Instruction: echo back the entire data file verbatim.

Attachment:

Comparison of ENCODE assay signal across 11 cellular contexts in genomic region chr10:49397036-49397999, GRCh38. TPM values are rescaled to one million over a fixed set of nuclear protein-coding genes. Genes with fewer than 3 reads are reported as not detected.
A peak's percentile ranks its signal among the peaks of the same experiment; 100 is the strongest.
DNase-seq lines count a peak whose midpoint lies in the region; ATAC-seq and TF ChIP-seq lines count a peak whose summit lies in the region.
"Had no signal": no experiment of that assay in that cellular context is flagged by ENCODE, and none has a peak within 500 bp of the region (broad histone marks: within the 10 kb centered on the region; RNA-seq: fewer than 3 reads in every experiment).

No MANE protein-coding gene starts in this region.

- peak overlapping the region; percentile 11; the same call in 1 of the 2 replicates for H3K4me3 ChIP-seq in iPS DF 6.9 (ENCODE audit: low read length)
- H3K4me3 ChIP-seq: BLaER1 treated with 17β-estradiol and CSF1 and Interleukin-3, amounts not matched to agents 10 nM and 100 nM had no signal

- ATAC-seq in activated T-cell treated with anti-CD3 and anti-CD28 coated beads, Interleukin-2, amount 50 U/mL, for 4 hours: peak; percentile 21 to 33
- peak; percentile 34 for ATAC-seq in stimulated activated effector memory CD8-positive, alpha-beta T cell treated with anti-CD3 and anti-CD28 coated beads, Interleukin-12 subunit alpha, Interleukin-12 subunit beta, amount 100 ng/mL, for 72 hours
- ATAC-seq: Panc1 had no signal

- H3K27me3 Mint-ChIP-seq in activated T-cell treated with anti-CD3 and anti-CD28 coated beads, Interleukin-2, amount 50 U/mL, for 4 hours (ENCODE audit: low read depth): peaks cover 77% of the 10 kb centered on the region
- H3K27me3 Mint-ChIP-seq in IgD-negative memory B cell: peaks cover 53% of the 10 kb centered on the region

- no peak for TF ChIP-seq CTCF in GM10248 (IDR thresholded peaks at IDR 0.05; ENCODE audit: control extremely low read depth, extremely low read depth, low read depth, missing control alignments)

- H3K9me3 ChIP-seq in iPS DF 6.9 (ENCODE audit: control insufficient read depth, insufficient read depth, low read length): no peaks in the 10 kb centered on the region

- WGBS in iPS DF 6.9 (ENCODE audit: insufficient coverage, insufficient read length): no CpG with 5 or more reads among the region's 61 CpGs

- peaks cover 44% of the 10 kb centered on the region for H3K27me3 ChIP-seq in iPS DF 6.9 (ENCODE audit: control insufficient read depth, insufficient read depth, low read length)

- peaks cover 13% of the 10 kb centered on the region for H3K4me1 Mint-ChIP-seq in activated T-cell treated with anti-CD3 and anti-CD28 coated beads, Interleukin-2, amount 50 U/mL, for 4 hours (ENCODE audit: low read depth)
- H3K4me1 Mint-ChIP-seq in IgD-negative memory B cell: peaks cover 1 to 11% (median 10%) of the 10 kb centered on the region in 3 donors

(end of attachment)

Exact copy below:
Comparison of ENCODE assay signal across 11 cellular contexts in genomic region chr10:49397036-49397999, GRCh38. TPM values are rescaled to one million over a fixed set of nuclear protein-coding genes. Genes with fewer than 3 reads are reported as not detected.
A peak's percentile ranks its signal among the peaks of the same experiment; 100 is the strongest.
DNase-seq lines count a peak whose midpoint lies in the region; ATAC-seq and TF ChIP-seq lines count a peak whose summit lies in the region.
"Had no signal": no experiment of that assay in that cellular context is flagged by ENCODE, and none has a peak within 500 bp of the region (broad histone marks: within the 10 kb centered on the region; RNA-seq: fewer than 3 reads in every experiment).

No MANE protein-coding gene starts in this region.

- peak overlapping the region; percentile 11; the same call in 1 of the 2 replicates for H3K4me3 ChIP-seq in iPS DF 6.9 (ENCODE audit: low read length)
- H3K4me3 ChIP-seq: BLaER1 treated with 17β-estradiol and CSF1 and Interleukin-3, amounts not matched to agents 10 nM and 100 nM had no signal

- ATAC-seq in activated T-cell treated with anti-CD3 and anti-CD28 coated beads, Interleukin-2, amount 50 U/mL, for 4 hours: peak; percentile 21 to 33
- peak; percentile 34 for ATAC-seq in stimulated activated effector memory CD8-positive, alpha-beta T cell treated with anti-CD3 and anti-CD28 coated beads, Interleukin-12 subunit alpha, Interleukin-12 subunit beta, amount 100 ng/mL, for 72 hours
- ATAC-seq: Panc1 had no signal

- H3K27me3 Mint-ChIP-seq in activated T-cell treated with anti-CD3 and anti-CD28 coated beads, Interleukin-2, amount 50 U/mL, for 4 hours (ENCODE audit: low read depth): peaks cover 77% of the 10 kb centered on the region
- H3K27me3 Mint-ChIP-seq in IgD-negative memory B cell: peaks cover 53% of the 10 kb centered on the region

- no peak for TF ChIP-seq CTCF in GM10248 (IDR thresholded peaks at IDR 0.05; ENCODE audit: control extremely low read depth, extremely low read depth, low read depth, missing control alignments)

- H3K9me3 ChIP-seq in iPS DF 6.9 (ENCODE audit: control insufficient read depth, insufficient read depth, low read length): no peaks in the 10 kb centered on the region

- WGBS in iPS DF 6.9 (ENCODE audit: insufficient coverage, insufficient read length): no CpG with 5 or more reads among the region's 61 CpGs

- peaks cover 44% of the 10 kb centered on the region for H3K27me3 ChIP-seq in iPS DF 6.9 (ENCODE audit: control insufficient read depth, insufficient read depth, low read length)

- peaks cover 13% of the 10 kb centered on the region for H3K4me1 Mint-ChIP-seq in activated T-cell treated with anti-CD3 and anti-CD28 coated beads, Interleukin-2, amount 50 U/mL, for 4 hours (ENCODE audit: low read depth)
- H3K4me1 Mint-ChIP-seq in IgD-negative memory B cell: peaks cover 1 to 11% (median 10%) of the 10 kb centered on the region in 3 donors